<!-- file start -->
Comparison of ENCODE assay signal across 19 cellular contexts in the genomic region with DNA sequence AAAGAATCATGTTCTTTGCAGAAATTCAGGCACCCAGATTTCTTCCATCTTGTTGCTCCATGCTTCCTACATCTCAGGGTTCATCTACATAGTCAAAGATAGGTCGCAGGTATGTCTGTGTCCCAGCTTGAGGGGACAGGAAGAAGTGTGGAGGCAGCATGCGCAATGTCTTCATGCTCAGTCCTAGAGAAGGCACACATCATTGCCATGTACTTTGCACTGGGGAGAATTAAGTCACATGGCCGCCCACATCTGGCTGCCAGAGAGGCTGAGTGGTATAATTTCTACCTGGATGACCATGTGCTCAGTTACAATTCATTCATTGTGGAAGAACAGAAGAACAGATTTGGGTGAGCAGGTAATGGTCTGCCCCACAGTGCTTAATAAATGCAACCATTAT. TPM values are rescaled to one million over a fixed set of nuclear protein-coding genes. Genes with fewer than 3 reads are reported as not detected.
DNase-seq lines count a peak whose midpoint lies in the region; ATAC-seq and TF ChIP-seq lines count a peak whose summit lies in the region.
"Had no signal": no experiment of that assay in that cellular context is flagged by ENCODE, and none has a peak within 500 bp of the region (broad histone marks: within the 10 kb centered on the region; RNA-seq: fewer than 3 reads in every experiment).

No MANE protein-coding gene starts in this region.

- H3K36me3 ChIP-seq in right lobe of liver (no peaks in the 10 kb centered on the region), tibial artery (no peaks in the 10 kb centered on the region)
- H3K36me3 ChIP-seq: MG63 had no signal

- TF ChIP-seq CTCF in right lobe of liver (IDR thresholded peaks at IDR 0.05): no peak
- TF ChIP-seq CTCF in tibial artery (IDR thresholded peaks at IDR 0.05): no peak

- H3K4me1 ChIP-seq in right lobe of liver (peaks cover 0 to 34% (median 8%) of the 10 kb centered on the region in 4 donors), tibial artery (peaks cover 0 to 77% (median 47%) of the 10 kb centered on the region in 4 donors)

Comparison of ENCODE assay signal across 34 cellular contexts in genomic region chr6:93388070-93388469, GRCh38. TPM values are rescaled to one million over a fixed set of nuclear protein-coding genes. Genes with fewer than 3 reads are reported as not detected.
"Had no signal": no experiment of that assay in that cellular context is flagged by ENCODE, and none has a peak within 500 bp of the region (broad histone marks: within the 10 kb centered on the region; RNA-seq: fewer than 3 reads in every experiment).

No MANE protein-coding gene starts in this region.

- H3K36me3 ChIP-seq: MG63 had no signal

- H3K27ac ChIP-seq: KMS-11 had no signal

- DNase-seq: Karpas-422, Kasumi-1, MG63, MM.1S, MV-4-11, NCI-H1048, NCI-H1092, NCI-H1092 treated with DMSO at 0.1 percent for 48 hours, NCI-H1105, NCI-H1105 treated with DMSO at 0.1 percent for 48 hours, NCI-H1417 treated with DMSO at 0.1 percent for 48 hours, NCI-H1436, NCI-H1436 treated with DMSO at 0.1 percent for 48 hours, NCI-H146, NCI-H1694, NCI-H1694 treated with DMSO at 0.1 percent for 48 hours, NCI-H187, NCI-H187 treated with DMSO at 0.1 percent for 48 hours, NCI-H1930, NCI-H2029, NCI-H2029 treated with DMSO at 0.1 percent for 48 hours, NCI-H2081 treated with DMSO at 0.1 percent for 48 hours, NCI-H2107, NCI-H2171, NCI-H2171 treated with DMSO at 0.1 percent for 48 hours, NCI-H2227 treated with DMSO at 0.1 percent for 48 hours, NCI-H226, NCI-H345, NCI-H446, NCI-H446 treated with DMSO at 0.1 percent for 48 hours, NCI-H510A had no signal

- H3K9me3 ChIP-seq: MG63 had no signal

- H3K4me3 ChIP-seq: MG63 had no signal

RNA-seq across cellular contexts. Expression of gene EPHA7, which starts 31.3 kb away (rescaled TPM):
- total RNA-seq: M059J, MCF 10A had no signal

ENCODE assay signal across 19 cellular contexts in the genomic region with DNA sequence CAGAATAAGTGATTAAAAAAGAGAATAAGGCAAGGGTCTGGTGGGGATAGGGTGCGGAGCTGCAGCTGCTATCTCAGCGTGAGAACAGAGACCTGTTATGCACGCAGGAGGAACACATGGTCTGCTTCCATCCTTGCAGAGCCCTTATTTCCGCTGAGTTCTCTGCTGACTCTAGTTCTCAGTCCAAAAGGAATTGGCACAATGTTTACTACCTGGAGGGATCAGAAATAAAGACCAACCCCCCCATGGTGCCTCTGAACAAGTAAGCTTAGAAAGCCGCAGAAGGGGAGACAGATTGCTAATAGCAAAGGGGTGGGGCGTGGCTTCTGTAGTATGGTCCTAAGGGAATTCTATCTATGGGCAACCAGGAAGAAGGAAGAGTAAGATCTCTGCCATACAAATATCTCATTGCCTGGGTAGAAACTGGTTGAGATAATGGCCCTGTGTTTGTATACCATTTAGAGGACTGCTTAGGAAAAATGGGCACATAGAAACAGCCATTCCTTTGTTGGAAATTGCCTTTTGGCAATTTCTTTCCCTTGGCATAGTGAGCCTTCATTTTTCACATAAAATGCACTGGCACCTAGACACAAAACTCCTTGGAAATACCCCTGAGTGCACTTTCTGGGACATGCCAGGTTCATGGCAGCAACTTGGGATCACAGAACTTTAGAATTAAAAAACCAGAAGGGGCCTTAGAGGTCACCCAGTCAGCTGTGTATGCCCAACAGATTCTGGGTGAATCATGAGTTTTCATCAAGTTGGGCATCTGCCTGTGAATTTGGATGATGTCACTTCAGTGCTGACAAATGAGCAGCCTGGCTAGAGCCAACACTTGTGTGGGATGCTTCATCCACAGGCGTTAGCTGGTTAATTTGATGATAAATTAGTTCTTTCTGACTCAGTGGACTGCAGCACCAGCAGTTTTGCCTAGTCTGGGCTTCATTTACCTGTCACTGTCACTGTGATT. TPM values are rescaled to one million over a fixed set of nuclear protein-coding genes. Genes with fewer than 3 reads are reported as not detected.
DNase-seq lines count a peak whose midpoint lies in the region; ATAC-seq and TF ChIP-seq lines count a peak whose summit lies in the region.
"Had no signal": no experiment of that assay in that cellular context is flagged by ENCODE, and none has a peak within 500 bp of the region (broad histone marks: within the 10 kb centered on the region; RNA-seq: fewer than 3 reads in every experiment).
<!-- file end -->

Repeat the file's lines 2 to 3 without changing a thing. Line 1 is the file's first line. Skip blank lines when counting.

DNase-seq lines count a peak whose midpoint lies in the region; ATAC-seq and TF ChIP-seq lines count a peak whose summit lies in the region.
"Had no signal": no experiment of that assay in that cellular context is flagged by ENCODE, and none has a peak within 500 bp of the region (broad histone marks: within the 10 kb centered on the region; RNA-seq: fewer than 3 reads in every experiment).